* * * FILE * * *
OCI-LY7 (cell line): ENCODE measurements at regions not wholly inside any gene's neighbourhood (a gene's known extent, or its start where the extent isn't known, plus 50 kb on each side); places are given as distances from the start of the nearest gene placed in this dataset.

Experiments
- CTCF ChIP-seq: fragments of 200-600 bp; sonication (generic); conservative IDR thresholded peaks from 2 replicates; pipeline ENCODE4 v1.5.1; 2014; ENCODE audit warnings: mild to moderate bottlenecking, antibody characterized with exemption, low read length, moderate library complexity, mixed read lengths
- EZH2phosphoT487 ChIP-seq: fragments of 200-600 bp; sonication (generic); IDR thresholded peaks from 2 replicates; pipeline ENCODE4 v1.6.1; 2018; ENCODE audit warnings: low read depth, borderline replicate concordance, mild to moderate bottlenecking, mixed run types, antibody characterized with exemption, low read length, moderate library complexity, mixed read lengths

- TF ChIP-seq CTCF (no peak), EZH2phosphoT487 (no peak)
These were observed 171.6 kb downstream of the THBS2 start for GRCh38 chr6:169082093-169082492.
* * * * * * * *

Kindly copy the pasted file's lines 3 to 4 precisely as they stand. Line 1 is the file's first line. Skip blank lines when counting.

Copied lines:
- CTCF ChIP-seq: fragments of 200-600 bp; sonication (generic); conservative IDR thresholded peaks from 2 replicates; pipeline ENCODE4 v1.5.1; 2014; ENCODE audit warnings: mild to moderate bottlenecking, antibody characterized with exemption, low read length, moderate library complexity, mixed read lengths
- EZH2phosphoT487 ChIP-seq: fragments of 200-600 bp; sonication (generic); IDR thresholded peaks from 2 replicates; pipeline ENCODE4 v1.6.1; 2018; ENCODE audit warnings: low read depth, borderline replicate concordance, mild to moderate bottlenecking, mixed run types, antibody characterized with exemption, low read length, moderate library complexity, mixed read lengths